Business Overview

Are you looking for a straightforward to operate business with high income, low overhead, and allows weekends off? If so, this business is the perfect opportunity for you. It is a specialty delivery and warehousing company providing short-term and long-term storage for Orange County clientele who are building, renovating, or furnishing homes.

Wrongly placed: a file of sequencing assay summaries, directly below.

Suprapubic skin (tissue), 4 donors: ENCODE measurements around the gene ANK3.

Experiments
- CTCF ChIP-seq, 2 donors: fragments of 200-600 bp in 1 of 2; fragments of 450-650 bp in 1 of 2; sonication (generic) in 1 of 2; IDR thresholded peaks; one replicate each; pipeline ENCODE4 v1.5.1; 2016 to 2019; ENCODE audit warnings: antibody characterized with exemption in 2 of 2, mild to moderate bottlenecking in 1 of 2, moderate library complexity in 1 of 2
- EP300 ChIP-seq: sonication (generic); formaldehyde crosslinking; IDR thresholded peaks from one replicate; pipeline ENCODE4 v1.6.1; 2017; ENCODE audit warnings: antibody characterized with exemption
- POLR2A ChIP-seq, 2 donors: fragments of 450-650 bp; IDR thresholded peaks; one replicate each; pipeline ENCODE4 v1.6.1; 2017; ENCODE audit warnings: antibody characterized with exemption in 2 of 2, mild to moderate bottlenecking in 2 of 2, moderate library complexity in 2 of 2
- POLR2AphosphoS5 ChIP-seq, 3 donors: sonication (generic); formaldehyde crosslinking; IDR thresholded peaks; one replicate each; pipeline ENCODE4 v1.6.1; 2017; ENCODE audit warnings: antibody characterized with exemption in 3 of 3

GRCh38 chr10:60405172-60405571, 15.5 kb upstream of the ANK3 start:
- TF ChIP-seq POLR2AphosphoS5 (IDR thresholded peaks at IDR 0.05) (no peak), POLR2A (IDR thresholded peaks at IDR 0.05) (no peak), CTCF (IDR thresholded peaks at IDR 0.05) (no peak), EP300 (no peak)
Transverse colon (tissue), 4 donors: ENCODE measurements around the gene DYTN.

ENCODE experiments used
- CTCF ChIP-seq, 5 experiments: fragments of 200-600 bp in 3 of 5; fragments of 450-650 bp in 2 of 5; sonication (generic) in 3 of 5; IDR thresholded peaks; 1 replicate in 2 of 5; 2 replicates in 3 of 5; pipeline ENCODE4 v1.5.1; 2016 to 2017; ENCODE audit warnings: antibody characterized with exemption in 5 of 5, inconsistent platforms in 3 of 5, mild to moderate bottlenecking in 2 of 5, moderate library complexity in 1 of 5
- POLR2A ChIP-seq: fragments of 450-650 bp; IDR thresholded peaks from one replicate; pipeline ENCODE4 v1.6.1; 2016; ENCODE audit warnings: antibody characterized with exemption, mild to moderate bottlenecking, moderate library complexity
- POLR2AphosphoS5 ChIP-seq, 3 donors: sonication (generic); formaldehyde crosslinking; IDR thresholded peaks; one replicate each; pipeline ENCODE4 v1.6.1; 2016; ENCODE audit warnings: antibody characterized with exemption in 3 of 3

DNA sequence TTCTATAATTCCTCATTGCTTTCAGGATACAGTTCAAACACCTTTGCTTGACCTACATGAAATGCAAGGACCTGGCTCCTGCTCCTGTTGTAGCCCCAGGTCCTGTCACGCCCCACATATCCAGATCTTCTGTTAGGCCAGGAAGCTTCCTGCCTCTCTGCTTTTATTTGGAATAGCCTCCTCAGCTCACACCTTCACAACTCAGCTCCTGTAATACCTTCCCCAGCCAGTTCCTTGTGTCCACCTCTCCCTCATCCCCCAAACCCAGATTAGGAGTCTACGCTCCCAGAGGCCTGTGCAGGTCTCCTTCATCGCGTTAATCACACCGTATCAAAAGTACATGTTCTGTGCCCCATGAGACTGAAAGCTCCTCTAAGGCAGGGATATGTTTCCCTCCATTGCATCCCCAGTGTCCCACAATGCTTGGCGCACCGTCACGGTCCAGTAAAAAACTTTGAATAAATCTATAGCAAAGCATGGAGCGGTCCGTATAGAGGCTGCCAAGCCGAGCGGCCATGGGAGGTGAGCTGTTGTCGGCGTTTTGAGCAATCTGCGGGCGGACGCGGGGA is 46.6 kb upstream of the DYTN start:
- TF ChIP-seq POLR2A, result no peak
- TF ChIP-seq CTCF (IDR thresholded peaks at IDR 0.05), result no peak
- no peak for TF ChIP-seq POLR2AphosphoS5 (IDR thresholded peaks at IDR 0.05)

The business receives a call from a client (interior designers or affluent homeowners, split 70/30) with notice of an upcoming delivery. Once the product is delivered, they unload, inspect, receive, and warehouse it until the client needs it delivered onsite. Short-term items remain inside the warehouse, and long-term items are moved to the onsite containers. They then reload and deliver the product to client site at the requested time, completing the job. They charge a daily flat fee for storage, which varies on the size and bulk of the items received. Products stored are typically home furnishings, décor items, and artwork, but in practice ranges widely. The seller works extremely reasonable hours and handles warehouse operations, billing, accepts incoming phone calls and receives deliveries. His loyal, tenured employees (15yr average!) handle deliveries, and the occasional designer-requested installation assist.